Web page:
The most remarkable thing about Jake Arrieta’s no-hitter against the Dodgers August 30, 2015, viewed by the entire country via ESPN Sunday Night Baseball, is how absolutely expected it was.
Consider that the previous entry in this series is a game in which Jake took a no-hitter into the eighth inning — and that wasn’t even the farthest he’d taken a no-hitter that season. Arrieta lost the September 16, 2014 no-hitter with one out in the eighth. A couple months earlier at Fenway Park, he had a no-hitter with two out in the eighth broken up by a single by Stephen Drew, and that game isn’t in this list because he departed after that hit with a 2-0 lead and a standing ovation from Red Sox (and Cubs) fans, Game Score 86.
In his remarkable 2015 second-half run, he’d thrown a two-hit complete game vs. the White Sox, allowed the Braves three hits and no runs in seven innings with 10 strikeouts, and given the Pirates just two hits in a seven-inning outing at Wrigley to begin August.
No-hitters certainly aren’t easy, but Jake was making everything look easy in that second half. You knew, just knew, this was coming at some point. In the nine starts prior to his August 30 start at Dodger Stadium: 1.17 ERA, 0.864 WHIP, .162 opponents BA, 64 strikeouts and one (!) home run in 61⅓ innings.
The Cubs took an early 2-0 lead on a Kris Bryant home run in the first with Chris Denorfia on base. An error by Starlin Castro allowed Kiké Hernandez to reach in the third, but Jake then retired 10 straight Dodgers until Jimmy Rollins walked with two out in the sixth. Those were the only L.A. baserunners.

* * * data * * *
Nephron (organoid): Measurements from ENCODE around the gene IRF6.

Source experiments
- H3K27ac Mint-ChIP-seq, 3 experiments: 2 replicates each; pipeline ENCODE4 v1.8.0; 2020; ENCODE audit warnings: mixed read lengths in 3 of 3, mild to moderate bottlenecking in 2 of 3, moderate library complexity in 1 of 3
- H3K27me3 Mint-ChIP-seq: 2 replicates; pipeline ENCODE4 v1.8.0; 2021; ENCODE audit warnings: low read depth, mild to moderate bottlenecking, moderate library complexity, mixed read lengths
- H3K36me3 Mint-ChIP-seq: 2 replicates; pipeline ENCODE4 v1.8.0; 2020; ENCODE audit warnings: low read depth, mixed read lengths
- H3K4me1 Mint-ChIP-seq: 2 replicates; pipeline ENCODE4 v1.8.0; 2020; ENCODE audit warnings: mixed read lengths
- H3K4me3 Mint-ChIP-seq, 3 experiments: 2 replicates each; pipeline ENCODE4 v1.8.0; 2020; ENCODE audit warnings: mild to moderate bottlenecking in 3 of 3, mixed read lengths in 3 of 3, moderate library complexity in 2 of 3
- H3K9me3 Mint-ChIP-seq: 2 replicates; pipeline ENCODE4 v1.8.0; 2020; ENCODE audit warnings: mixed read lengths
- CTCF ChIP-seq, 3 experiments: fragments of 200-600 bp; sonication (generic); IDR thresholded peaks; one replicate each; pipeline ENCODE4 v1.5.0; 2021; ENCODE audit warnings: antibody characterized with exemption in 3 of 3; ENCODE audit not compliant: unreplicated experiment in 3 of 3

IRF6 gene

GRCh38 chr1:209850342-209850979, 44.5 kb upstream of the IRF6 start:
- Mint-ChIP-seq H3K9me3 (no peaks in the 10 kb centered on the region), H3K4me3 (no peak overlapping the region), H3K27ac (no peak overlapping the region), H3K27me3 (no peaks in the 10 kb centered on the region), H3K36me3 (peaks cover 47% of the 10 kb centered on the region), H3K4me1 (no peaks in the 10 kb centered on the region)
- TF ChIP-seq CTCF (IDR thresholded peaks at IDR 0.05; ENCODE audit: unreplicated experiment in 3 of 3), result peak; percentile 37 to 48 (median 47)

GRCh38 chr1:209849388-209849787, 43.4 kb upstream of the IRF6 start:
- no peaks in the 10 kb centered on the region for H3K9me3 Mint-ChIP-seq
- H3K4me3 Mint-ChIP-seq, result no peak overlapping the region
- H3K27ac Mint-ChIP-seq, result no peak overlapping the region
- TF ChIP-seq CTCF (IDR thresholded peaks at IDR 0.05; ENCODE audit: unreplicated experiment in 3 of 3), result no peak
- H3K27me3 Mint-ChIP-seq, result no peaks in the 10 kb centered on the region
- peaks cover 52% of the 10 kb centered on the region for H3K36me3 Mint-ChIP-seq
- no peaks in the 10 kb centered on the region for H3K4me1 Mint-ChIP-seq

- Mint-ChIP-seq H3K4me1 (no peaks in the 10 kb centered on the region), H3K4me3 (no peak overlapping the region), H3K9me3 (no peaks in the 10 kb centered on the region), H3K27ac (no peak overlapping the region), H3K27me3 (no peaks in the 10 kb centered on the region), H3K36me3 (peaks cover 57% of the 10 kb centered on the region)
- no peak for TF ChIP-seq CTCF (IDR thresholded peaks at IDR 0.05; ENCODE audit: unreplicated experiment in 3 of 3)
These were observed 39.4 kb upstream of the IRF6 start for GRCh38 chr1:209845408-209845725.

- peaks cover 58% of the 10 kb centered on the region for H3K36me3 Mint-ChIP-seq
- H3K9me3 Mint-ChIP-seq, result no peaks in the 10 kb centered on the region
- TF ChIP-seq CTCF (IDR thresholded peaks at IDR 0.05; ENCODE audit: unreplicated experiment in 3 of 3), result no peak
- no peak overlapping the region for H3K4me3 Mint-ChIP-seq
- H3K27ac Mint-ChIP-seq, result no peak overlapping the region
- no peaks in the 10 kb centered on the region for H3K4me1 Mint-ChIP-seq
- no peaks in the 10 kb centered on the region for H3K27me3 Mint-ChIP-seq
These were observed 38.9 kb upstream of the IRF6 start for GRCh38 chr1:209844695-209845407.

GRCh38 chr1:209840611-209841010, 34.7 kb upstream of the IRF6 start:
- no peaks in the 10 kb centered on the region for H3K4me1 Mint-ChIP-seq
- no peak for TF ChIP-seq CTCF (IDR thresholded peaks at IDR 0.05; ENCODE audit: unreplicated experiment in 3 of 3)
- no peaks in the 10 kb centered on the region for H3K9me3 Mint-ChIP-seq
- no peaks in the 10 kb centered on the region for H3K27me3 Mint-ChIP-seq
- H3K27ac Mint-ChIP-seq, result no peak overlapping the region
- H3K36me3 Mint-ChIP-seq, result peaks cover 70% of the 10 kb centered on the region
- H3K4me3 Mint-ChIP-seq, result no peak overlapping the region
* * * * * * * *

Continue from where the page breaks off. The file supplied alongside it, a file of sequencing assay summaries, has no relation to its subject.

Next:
And so it went to the bottom of the ninth still 2-0. Jake struck out Justin Turner, his 10th K of the night, and then Rollins was caught looking.
Chase Utley was the next hitter. Jake got him down 1-2 and then finished off the no-hitter [VIDEO].
The no-hitter with a walk and 12 strikeouts generated a Game Score of 98, second-highest in Cubs history. It is one of just 31 no-hitters in MLB history with 12 or more strikeouts.
And in the seven starts from the no-hitter through the end of the season, an amazing run for Jake: 0.33 ERA, 0.491 WHIP, .120 opponents BA, five (!) walks, one (!) home run and 58 strikeouts in 55 innings, he allowed runs in just two of the seven outings. The second half overall: 15 starts, 0.75 ERA, 0.727 WHIP, just two home runs allowed in 107⅓ innings, one of the most remarkable runs in all of baseball history. Jake won the wild-card game for the Cubs and then, by his own admission, was pretty much spent for the rest of the 2015 postseason.
And though he’s a Phillie now, he’ll always be a Cubs World Series champion.
Lastly, that game was the final one of a six-game West Coast trip and the Cubs had lost the previous four, so the win was certainly welcome. Joe Maddon had introduced theme trips to the Cubs that year, and the newness hadn’t worn off yet, so this is how the Cubs dressed for their flight back to Chicago, the “onesie” trip: